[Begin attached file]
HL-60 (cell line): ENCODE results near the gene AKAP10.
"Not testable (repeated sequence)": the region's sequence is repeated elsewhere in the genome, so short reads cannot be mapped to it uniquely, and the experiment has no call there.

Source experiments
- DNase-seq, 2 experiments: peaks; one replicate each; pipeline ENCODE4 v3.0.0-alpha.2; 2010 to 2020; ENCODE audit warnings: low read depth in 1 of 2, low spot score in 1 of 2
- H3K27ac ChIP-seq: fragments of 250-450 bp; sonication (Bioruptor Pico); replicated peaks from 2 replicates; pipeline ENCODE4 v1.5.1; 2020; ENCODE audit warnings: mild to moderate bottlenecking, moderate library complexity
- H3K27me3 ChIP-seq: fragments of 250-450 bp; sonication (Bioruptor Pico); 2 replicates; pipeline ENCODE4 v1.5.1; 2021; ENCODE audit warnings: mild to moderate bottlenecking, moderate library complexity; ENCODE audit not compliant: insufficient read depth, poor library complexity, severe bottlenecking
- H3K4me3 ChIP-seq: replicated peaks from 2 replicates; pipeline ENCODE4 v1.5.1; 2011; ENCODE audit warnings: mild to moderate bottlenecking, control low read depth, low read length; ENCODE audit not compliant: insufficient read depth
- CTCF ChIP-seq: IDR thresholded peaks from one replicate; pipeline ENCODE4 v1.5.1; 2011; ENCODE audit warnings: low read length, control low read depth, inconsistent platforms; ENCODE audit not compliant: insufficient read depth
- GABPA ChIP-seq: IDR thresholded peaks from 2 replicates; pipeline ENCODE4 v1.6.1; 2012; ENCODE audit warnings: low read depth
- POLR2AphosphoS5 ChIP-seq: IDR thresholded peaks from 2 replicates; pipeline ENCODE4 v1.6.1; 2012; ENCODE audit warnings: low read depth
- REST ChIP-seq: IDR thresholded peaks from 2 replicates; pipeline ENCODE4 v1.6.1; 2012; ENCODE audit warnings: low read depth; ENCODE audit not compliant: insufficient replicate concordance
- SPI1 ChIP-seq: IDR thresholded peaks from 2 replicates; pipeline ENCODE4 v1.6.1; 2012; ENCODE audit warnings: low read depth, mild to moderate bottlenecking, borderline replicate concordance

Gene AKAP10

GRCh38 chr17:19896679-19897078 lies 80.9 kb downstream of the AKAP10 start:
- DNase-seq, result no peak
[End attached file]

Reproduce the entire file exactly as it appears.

HL-60 (cell line): ENCODE results near the gene AKAP10.
"Not testable (repeated sequence)": the region's sequence is repeated elsewhere in the genome, so short reads cannot be mapped to it uniquely, and the experiment has no call there.

Source experiments
- DNase-seq, 2 experiments: peaks; one replicate each; pipeline ENCODE4 v3.0.0-alpha.2; 2010 to 2020; ENCODE audit warnings: low read depth in 1 of 2, low spot score in 1 of 2
- H3K27ac ChIP-seq: fragments of 250-450 bp; sonication (Bioruptor Pico); replicated peaks from 2 replicates; pipeline ENCODE4 v1.5.1; 2020; ENCODE audit warnings: mild to moderate bottlenecking, moderate library complexity
- H3K27me3 ChIP-seq: fragments of 250-450 bp; sonication (Bioruptor Pico); 2 replicates; pipeline ENCODE4 v1.5.1; 2021; ENCODE audit warnings: mild to moderate bottlenecking, moderate library complexity; ENCODE audit not compliant: insufficient read depth, poor library complexity, severe bottlenecking
- H3K4me3 ChIP-seq: replicated peaks from 2 replicates; pipeline ENCODE4 v1.5.1; 2011; ENCODE audit warnings: mild to moderate bottlenecking, control low read depth, low read length; ENCODE audit not compliant: insufficient read depth
- CTCF ChIP-seq: IDR thresholded peaks from one replicate; pipeline ENCODE4 v1.5.1; 2011; ENCODE audit warnings: low read length, control low read depth, inconsistent platforms; ENCODE audit not compliant: insufficient read depth
- GABPA ChIP-seq: IDR thresholded peaks from 2 replicates; pipeline ENCODE4 v1.6.1; 2012; ENCODE audit warnings: low read depth
- POLR2AphosphoS5 ChIP-seq: IDR thresholded peaks from 2 replicates; pipeline ENCODE4 v1.6.1; 2012; ENCODE audit warnings: low read depth
- REST ChIP-seq: IDR thresholded peaks from 2 replicates; pipeline ENCODE4 v1.6.1; 2012; ENCODE audit warnings: low read depth; ENCODE audit not compliant: insufficient replicate concordance
- SPI1 ChIP-seq: IDR thresholded peaks from 2 replicates; pipeline ENCODE4 v1.6.1; 2012; ENCODE audit warnings: low read depth, mild to moderate bottlenecking, borderline replicate concordance

Gene AKAP10

GRCh38 chr17:19896679-19897078 lies 80.9 kb downstream of the AKAP10 start:
- DNase-seq, result no peak